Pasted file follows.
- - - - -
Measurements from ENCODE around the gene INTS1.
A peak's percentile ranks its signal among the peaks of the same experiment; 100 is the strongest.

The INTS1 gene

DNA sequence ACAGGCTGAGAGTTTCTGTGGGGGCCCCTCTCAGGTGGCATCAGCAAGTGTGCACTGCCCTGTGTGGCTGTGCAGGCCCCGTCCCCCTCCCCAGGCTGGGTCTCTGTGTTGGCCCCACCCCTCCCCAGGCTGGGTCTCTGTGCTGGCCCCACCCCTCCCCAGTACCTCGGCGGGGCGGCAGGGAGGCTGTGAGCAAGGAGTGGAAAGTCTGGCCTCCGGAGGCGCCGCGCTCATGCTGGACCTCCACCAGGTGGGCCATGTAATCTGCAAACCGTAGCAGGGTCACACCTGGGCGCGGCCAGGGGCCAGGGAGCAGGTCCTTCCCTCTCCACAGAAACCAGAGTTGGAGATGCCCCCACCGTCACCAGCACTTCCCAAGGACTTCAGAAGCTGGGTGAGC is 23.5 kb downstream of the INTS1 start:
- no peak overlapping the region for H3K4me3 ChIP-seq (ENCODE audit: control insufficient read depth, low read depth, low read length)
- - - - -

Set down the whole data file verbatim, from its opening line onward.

Measurements from ENCODE around the gene INTS1.
A peak's percentile ranks its signal among the peaks of the same experiment; 100 is the strongest.

The INTS1 gene

DNA sequence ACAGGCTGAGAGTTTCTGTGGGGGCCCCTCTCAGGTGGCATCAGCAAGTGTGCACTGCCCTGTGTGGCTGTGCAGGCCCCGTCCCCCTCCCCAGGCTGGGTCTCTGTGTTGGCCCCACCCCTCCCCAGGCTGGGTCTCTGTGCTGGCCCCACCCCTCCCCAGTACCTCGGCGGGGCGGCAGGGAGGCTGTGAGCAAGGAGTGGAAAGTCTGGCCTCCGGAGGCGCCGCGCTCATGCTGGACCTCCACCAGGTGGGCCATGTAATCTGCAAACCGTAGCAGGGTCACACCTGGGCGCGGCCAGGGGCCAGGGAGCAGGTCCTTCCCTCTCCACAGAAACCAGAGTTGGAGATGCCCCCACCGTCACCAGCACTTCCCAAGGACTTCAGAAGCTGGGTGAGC is 23.5 kb downstream of the INTS1 start:
- no peak overlapping the region for H3K4me3 ChIP-seq (ENCODE audit: control insufficient read depth, low read depth, low read length)